Overview of All Tested Intraocular Lenses—Properties and Results
Table 2.  
 
Overview of All Tested Intraocular Lenses—Properties and Results
IOL Type Manufacturing Company Characteristic Artifact Deflection Mean Temperature Rise
Verisyse Advanced Medical Optics, Santa Ana, CA Clear No 0.135
Akreos Adapt AO Bausch & Lomb, Rochester, NY Clear No <0.5° −0.016
Microincision Lens MI60 Bausch & Lomb Clear No 0.06
Artisan Model 206 Ophtec, Groningen, The Netherlands Clear No −0.02
Capsular tension ring Ophtec Clear No −0.05
Artiflex Model 401 Ophtec Clear No 0.024
Quadrimax pc 545 Ophtec Clear No 0.1
CT Aspina 409M Carl Zeiss, Jena, Germany Clear No <0.5° 0.180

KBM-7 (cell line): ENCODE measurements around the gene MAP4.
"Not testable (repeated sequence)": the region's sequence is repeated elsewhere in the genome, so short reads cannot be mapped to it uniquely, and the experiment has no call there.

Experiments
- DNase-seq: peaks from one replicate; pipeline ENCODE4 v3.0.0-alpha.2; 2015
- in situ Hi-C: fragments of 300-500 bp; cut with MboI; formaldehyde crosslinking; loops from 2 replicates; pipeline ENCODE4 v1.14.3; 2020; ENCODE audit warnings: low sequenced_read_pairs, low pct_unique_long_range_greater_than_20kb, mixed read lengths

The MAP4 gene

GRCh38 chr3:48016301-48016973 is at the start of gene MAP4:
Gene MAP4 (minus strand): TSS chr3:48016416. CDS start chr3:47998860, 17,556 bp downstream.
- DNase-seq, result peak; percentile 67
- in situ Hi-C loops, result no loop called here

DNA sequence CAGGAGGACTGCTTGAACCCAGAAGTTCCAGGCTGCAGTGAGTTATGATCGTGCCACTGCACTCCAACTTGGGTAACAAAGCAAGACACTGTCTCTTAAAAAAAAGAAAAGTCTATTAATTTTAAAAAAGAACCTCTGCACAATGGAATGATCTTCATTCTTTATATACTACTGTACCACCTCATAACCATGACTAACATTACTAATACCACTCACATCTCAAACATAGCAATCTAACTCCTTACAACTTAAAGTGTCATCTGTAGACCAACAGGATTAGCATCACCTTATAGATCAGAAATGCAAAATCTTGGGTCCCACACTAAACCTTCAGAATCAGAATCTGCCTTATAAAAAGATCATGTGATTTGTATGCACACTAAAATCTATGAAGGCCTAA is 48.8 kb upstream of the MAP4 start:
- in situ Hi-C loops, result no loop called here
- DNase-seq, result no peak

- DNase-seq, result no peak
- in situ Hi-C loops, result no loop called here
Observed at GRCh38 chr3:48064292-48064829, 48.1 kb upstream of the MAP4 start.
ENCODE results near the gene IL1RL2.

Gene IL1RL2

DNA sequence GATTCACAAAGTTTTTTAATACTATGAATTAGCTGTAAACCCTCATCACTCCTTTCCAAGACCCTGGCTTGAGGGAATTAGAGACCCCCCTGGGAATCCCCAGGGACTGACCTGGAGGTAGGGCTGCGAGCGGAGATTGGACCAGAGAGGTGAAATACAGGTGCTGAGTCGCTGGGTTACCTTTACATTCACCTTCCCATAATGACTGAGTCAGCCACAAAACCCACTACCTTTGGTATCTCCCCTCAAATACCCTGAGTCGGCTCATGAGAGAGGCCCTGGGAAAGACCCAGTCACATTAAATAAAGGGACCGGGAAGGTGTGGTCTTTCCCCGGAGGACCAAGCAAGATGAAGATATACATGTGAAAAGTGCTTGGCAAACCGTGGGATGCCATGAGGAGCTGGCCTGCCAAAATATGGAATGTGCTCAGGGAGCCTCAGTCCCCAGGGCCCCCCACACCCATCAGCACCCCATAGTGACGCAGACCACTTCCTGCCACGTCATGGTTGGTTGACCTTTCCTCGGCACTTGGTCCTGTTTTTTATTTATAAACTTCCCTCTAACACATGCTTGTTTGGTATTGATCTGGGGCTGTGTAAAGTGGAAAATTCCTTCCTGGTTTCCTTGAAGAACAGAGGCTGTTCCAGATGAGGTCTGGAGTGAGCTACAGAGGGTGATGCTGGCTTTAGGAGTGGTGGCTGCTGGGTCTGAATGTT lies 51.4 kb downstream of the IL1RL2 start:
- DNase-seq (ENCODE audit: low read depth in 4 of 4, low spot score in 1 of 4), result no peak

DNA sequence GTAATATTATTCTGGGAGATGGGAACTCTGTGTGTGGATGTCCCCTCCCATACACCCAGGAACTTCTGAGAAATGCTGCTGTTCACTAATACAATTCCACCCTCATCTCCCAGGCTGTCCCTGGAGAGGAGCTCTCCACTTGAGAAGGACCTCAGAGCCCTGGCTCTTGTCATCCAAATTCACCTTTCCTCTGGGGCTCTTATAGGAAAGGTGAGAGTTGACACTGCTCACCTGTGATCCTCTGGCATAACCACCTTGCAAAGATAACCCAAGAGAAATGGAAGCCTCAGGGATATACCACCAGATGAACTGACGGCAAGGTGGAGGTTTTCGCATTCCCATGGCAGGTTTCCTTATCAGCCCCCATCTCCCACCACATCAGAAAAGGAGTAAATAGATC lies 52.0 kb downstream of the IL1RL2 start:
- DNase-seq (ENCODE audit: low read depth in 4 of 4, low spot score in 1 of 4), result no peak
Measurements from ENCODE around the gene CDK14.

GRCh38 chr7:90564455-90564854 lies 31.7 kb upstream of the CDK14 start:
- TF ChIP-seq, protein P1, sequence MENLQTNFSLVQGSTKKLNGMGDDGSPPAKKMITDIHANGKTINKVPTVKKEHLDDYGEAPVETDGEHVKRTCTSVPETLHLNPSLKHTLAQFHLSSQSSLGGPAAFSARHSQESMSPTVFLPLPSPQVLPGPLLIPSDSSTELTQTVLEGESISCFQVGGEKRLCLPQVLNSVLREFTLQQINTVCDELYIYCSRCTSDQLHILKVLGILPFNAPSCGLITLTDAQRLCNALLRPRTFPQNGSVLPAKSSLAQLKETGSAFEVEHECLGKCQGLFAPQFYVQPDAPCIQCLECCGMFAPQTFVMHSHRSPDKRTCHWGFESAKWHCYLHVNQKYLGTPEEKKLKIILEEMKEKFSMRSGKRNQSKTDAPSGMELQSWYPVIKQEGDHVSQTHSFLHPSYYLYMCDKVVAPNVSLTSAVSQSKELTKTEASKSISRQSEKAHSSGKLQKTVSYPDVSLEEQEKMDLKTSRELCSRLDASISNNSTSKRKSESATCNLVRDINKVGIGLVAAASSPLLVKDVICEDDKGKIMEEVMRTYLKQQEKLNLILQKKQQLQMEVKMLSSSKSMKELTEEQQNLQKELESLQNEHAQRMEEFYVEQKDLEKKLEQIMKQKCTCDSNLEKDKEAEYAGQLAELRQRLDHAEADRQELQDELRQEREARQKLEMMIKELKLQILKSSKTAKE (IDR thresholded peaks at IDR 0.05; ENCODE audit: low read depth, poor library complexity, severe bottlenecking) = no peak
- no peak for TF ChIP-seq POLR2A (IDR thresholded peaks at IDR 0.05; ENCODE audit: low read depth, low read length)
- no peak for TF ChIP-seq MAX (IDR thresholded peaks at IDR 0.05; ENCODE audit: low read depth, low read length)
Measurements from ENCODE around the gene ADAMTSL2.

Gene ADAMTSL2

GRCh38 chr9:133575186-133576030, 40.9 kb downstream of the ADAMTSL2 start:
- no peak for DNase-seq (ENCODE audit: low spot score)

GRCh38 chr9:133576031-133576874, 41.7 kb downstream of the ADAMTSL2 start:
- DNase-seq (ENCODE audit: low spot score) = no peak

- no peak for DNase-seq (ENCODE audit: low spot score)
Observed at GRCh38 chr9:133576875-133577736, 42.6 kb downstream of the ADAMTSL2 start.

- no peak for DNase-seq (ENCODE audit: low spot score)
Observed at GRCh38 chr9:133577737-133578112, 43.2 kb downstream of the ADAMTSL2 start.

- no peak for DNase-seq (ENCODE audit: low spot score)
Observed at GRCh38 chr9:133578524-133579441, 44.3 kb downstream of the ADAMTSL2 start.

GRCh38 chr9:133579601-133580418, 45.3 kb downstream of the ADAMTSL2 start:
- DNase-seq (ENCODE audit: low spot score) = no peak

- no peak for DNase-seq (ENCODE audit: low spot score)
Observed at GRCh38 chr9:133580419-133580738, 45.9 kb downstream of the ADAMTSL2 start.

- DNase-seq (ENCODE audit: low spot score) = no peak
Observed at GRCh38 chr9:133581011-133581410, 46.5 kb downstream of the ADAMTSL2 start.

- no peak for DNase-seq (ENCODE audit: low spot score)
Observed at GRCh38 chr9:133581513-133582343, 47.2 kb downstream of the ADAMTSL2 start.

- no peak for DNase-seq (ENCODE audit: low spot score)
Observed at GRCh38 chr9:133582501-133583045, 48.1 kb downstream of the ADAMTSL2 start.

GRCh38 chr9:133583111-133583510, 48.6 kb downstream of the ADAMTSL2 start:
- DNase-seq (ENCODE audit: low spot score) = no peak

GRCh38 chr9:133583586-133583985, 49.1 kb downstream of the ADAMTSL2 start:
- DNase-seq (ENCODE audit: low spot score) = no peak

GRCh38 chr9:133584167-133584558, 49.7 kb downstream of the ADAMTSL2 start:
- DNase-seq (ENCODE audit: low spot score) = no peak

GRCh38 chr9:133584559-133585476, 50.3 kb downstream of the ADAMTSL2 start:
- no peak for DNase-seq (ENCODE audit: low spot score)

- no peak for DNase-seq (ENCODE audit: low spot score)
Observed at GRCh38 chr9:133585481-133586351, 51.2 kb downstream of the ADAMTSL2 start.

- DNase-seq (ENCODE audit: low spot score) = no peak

Acrysof IQ SN60WF Alcon, Fort Worth, TX Dyed No 0.15
MN60ac 210 Alcon Dyed No <0.5° 0.045
Acrysof MA60 ac 210 Alcon Dyed No <1° 0.245
Z9002 Advanced Medical Optics Dyed No <0.5° −0.01
ZA9003 Advanced Medical Optics Dyed No 0.045
Crystalens HD Bausch & Lomb Dyed No 0.07
AF-1 iMics1 NY-60 Hoya Lens, Tokyo, Japan Dyed No 0.015
Model 410 Ophtec Dyed No −0.009
Model 430 Ophtec Dyed No <0.5° 0.096
PC-440Y Orange series Ophtec Dyed No 0.04
PC 530 Trimax Ophtec Dyed No 0.133
Lentis LS-312-1Y Ophtec Dyed No <1° 0.065
C-loop 3 piece L402 Oculentis, Berlin, Germany Dyed No 0.045
Lentis LS-313-1Y Oculentis Dyed No <1° 0.041
Worst Platinum Clip Ophtec Metal Yes <0.5° 0.07